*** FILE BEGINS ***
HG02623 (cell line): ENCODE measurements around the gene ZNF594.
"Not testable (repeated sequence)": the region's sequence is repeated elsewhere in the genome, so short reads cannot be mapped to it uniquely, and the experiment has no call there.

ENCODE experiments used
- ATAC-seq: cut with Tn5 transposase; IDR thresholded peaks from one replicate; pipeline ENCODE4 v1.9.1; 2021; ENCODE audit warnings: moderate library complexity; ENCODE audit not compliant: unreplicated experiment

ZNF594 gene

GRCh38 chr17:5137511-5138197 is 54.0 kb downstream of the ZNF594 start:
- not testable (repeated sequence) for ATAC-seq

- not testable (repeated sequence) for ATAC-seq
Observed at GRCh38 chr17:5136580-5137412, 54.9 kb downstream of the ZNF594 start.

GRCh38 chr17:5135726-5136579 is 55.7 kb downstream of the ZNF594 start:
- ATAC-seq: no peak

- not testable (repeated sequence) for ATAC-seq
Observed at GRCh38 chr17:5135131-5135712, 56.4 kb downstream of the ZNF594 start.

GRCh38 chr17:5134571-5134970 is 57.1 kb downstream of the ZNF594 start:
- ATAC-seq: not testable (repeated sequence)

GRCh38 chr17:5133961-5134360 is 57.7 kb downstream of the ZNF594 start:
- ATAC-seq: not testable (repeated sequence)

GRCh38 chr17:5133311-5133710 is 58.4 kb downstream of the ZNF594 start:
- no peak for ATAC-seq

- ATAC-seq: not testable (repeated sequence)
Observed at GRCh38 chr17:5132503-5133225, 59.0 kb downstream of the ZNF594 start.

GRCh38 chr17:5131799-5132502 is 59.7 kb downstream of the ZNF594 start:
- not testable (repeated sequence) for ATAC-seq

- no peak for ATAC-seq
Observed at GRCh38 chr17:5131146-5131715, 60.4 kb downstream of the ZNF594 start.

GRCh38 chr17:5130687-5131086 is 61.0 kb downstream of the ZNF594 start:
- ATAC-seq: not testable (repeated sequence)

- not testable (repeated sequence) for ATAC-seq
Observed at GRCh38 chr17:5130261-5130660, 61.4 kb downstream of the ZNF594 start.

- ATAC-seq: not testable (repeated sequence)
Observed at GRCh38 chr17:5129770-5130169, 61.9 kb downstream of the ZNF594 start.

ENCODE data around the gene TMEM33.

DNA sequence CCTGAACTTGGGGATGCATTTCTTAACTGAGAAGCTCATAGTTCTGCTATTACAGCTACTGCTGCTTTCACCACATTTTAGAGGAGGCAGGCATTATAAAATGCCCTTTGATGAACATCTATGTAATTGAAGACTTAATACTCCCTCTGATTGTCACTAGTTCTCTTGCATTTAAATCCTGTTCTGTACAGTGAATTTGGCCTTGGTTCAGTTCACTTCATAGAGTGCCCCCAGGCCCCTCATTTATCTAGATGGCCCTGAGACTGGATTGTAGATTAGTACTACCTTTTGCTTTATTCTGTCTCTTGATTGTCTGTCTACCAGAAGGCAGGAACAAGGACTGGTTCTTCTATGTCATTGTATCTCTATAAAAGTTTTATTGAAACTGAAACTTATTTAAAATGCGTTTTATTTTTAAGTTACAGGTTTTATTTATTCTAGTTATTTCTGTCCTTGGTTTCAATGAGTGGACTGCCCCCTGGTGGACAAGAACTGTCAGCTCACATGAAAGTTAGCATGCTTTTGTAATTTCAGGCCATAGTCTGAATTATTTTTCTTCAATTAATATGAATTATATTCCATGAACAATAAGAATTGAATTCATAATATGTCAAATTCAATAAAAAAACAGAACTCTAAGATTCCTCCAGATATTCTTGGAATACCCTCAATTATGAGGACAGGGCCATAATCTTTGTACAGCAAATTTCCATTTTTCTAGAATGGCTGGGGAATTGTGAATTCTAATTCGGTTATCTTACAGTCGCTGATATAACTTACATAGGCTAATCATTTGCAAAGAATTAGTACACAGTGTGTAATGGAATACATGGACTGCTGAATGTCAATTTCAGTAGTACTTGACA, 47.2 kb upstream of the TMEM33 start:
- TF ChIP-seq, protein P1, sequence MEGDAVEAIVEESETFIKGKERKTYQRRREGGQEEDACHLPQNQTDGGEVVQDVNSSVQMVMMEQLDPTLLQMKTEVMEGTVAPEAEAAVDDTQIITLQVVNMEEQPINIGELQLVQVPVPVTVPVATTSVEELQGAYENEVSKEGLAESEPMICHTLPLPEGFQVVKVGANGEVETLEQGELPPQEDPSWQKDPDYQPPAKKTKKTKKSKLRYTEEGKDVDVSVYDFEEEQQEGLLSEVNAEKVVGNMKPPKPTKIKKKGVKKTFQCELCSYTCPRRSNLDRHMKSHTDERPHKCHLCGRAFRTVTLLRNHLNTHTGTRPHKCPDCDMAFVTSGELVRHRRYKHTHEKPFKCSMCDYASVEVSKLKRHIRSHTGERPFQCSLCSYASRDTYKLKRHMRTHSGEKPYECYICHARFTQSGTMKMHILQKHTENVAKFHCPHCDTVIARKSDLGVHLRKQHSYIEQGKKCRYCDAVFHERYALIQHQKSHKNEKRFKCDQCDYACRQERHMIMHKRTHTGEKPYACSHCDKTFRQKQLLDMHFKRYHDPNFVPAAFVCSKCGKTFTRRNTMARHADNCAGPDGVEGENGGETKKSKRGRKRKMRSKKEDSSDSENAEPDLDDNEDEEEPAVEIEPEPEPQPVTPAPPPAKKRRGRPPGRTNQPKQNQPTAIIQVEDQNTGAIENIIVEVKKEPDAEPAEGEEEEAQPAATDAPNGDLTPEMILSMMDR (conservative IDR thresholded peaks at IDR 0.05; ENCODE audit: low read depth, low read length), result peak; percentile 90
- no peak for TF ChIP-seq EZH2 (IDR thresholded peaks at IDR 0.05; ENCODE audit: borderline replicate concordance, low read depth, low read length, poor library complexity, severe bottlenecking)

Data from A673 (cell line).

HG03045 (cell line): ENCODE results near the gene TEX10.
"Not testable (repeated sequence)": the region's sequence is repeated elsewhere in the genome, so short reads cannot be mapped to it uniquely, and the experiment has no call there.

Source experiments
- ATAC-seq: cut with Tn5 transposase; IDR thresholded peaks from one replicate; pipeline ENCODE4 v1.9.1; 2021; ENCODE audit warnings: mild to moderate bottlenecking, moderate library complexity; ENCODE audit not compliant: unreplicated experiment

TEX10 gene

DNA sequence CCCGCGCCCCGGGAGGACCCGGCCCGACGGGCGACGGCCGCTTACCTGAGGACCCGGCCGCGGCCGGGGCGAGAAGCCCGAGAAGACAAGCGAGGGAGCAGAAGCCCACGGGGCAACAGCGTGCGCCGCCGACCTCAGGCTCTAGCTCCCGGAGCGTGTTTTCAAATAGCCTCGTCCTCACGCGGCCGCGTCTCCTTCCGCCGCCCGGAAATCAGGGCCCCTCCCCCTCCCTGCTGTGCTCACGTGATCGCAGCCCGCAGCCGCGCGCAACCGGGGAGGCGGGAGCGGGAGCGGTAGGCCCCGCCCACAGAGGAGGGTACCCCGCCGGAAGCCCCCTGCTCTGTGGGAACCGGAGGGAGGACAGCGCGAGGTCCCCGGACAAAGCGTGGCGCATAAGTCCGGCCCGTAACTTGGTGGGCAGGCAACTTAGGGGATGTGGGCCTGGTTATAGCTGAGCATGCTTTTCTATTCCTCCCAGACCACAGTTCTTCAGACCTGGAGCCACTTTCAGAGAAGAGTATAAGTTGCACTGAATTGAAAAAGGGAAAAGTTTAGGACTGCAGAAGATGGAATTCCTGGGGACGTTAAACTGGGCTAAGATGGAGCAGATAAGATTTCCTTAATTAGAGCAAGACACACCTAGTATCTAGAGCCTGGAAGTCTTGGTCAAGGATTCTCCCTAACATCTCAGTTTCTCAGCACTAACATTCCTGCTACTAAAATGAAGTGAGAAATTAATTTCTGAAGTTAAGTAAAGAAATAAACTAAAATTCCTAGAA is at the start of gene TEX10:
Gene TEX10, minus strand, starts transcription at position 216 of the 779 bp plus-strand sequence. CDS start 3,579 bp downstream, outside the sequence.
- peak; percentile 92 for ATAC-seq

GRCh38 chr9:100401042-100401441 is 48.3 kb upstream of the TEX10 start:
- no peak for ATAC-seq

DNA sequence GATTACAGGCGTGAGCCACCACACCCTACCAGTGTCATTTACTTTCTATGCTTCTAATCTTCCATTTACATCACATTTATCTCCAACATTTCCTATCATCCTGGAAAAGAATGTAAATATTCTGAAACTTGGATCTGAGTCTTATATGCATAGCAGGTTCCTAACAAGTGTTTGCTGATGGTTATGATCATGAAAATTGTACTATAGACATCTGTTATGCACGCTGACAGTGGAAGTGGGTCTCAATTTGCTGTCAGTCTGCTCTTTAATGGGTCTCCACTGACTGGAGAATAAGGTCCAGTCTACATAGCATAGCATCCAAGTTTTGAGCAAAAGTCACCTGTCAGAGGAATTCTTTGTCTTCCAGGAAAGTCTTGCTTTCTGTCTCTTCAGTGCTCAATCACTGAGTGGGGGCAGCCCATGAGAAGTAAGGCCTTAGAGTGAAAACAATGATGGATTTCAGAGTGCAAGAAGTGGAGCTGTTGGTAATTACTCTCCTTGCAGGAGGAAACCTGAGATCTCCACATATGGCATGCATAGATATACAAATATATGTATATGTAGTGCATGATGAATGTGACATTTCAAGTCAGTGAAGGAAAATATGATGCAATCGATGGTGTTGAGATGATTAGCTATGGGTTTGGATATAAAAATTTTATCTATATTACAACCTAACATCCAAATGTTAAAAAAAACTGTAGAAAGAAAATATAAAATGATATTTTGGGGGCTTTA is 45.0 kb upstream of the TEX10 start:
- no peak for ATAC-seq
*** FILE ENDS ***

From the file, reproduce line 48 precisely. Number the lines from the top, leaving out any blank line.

- no peak for ATAC-seq